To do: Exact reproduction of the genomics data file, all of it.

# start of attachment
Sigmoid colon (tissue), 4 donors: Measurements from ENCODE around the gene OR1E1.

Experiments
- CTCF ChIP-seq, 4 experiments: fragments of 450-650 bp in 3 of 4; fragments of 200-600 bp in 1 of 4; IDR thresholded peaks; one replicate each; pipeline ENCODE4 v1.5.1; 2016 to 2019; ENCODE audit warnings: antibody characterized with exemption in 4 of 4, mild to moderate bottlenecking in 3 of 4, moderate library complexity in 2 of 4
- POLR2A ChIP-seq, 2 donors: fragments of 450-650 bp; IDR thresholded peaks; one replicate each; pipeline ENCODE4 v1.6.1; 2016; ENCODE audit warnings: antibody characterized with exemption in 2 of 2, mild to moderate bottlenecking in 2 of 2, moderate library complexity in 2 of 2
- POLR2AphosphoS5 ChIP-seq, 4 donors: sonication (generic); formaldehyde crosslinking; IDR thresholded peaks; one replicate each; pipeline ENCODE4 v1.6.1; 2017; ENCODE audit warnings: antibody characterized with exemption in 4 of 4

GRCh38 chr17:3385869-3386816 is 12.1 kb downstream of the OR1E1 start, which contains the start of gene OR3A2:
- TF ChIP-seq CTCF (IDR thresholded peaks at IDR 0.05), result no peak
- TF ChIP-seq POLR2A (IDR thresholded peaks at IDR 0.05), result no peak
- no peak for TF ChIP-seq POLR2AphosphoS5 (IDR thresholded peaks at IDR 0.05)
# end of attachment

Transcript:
Sigmoid colon (tissue), 4 donors: Measurements from ENCODE around the gene OR1E1.

Experiments
- CTCF ChIP-seq, 4 experiments: fragments of 450-650 bp in 3 of 4; fragments of 200-600 bp in 1 of 4; IDR thresholded peaks; one replicate each; pipeline ENCODE4 v1.5.1; 2016 to 2019; ENCODE audit warnings: antibody characterized with exemption in 4 of 4, mild to moderate bottlenecking in 3 of 4, moderate library complexity in 2 of 4
- POLR2A ChIP-seq, 2 donors: fragments of 450-650 bp; IDR thresholded peaks; one replicate each; pipeline ENCODE4 v1.6.1; 2016; ENCODE audit warnings: antibody characterized with exemption in 2 of 2, mild to moderate bottlenecking in 2 of 2, moderate library complexity in 2 of 2
- POLR2AphosphoS5 ChIP-seq, 4 donors: sonication (generic); formaldehyde crosslinking; IDR thresholded peaks; one replicate each; pipeline ENCODE4 v1.6.1; 2017; ENCODE audit warnings: antibody characterized with exemption in 4 of 4

GRCh38 chr17:3385869-3386816 is 12.1 kb downstream of the OR1E1 start, which contains the start of gene OR3A2:
- TF ChIP-seq CTCF (IDR thresholded peaks at IDR 0.05), result no peak
- TF ChIP-seq POLR2A (IDR thresholded peaks at IDR 0.05), result no peak
- no peak for TF ChIP-seq POLR2AphosphoS5 (IDR thresholded peaks at IDR 0.05)